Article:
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At 85, great grandmother matches toys to children in need

Mickey Sprague has a contagious smile and sparkle in her eyes when she helps a parent find just the right gift for her child.

No one knows how many hours she spends planning the distribution of toys that will make nearly 400 children happy Christmas morning. But it’s not work, her time is the gift she gives to others.

And it’s not just Sprague who puts in the time.

There are hundreds of people involved, from those who donate to The Buffalo News Neediest Fund, the Marines’ Toys for Tots and other groups, to the WNY Holiday Partnership, which coordinates the holiday gift-giving for thousands of families in the region facing difficult times, to organizations like Response to Love, that get the toys to those who are in need, and students like the ones from Canisius High School who help with the distribution.

But the 85-year-old great-grandmother found her niche when she began coordinating the program at the Response to Love Center six years ago. She treats each toy as if she was going to present it to one of her three children, five grandchildren, or two great-grandchildren.

“It’s a real community effort. We say it’s the city of good neighbors, this shows what it is. The general public needs to see,” said Sister Mary Johnice, executive director of Response to Love.

Sprague starts before Thanksgiving, looking at advertisements for dolls and tea sets and mini-cars. She takes stock of what the center already has collected before it gets the large shipment in a couple days before the distribution. Sprague works with Sister Mary Catherine and Sister Mary Rose on the program at the center.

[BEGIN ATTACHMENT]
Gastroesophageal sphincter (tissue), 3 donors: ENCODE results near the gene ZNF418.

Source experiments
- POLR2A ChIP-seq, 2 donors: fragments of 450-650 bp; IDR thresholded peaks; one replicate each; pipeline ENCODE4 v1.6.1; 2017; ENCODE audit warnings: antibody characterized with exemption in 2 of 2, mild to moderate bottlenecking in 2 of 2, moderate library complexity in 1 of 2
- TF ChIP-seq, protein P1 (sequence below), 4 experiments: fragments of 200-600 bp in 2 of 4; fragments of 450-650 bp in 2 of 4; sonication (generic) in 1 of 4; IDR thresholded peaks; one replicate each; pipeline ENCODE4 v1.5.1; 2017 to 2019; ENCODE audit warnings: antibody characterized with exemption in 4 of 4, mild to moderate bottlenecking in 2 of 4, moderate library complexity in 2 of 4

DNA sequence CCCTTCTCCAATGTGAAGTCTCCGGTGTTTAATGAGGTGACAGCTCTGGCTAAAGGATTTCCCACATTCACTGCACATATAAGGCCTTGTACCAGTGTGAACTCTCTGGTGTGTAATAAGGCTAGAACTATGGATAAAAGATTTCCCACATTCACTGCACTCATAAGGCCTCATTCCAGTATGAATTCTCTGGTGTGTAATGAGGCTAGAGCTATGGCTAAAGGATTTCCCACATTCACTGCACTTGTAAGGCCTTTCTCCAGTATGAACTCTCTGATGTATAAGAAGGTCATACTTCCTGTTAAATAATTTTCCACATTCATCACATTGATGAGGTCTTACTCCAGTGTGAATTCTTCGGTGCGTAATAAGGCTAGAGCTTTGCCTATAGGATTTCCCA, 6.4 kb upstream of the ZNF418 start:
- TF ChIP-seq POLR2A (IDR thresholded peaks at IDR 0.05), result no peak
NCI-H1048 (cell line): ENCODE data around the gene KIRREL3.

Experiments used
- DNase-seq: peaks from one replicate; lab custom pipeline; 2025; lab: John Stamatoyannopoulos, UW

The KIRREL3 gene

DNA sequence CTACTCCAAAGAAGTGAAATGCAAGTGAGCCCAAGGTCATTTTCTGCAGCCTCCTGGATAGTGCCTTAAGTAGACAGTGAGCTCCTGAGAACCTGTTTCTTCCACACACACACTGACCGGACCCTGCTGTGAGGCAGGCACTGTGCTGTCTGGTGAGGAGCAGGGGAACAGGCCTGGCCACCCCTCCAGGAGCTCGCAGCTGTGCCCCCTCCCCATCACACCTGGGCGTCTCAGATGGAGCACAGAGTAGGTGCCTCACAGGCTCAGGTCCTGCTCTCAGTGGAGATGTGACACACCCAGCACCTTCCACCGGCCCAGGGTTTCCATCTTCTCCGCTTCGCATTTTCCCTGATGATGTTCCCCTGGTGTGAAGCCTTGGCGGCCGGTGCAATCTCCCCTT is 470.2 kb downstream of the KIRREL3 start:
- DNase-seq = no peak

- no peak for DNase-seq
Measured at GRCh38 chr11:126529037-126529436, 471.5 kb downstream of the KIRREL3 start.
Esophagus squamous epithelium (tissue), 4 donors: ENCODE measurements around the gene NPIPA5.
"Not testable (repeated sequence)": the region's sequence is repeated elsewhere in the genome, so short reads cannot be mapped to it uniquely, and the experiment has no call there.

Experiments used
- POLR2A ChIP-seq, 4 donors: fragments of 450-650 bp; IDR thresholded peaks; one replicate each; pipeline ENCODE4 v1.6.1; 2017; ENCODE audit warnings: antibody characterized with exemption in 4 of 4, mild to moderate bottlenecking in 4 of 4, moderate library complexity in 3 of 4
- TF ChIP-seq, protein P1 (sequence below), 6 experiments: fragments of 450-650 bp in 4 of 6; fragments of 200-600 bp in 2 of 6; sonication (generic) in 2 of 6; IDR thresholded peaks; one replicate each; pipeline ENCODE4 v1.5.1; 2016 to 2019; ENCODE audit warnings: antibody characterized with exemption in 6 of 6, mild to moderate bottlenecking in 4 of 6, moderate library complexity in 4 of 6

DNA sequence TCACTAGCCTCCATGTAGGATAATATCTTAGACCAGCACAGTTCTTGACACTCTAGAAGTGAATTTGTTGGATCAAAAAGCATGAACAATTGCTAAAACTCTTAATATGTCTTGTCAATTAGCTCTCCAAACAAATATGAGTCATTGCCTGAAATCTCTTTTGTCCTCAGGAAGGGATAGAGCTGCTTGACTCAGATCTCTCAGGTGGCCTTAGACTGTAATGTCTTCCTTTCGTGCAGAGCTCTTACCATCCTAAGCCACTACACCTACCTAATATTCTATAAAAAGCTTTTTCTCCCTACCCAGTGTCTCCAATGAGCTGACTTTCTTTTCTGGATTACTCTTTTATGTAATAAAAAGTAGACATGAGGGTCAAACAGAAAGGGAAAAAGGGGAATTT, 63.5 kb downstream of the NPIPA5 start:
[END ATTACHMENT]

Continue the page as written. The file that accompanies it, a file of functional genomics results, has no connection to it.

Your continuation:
“I wanted to see what the price of the toys were. I went to Walmart last Sunday,” she said. “I don’t have my shopping done yet, but I wanted to see.”

She knows anything with a theme from the movie “Frozen” is hot this year, but they did not get any “Frozen” dolls.

“We have to just work with what we get, and people are very happy with what they get,” she said. “Sometimes we’ll get lucky and get what is the latest thing. For the others, we work with what we have.”

If a Hot Wheels set comes in with one car, and there’s another set of five cars, she will make sure an extra car goes with the first set. She will match Barbie clothes with a Barbie doll, “so when they get the Barbie doll they have a change of clothes for them.” She tapes batteries to the side of each toy that requires them.

Response to Love keeps track of the ages of the children who are registered, and sets up times for their parents to come in over two days to pick out toys. Sprague makes sure there is a good mix of toys each day, and places them on the tables by age group, making it easier for the parents to “shop.” Canisius students act as elves, stocking the toys and helping parents carry them to their cars.

“I think the part of it that’s the nicest is giving them a chance to shop for their children. Everybody likes to do that,” Sprague said.

“She’ll call the shots,” said Sister Mary Johnice. “She’ll say ‘Sister, we need this, this and this.’ So I get on the phone and make those calls to supplement what is given.”

One of the gifts for older children is a $10 gift card to McDonald’s.

“We always did $5 before,” Sprague said. “This year when I was talking to Sister, I said, ‘You know, $5 isn’t very much ... you can’t get too much with $5, not today, anyway.”

Those who know her said Sprague puts love and thought into the process, so children receive a gift, not just toys.

“I think people are chosen to be an inspiration for other people,” Sister Johnice said.

And she said the community needs to see the results of its generosity: A lower hall transformed into a winter wonderland, where many lives are touched.

“To see those parents shop, to get a hug, to get a smile, and to get a thank you,” she said. “There is no negativity here, there’s no fights here. Nobody’s upset because they wait in line.”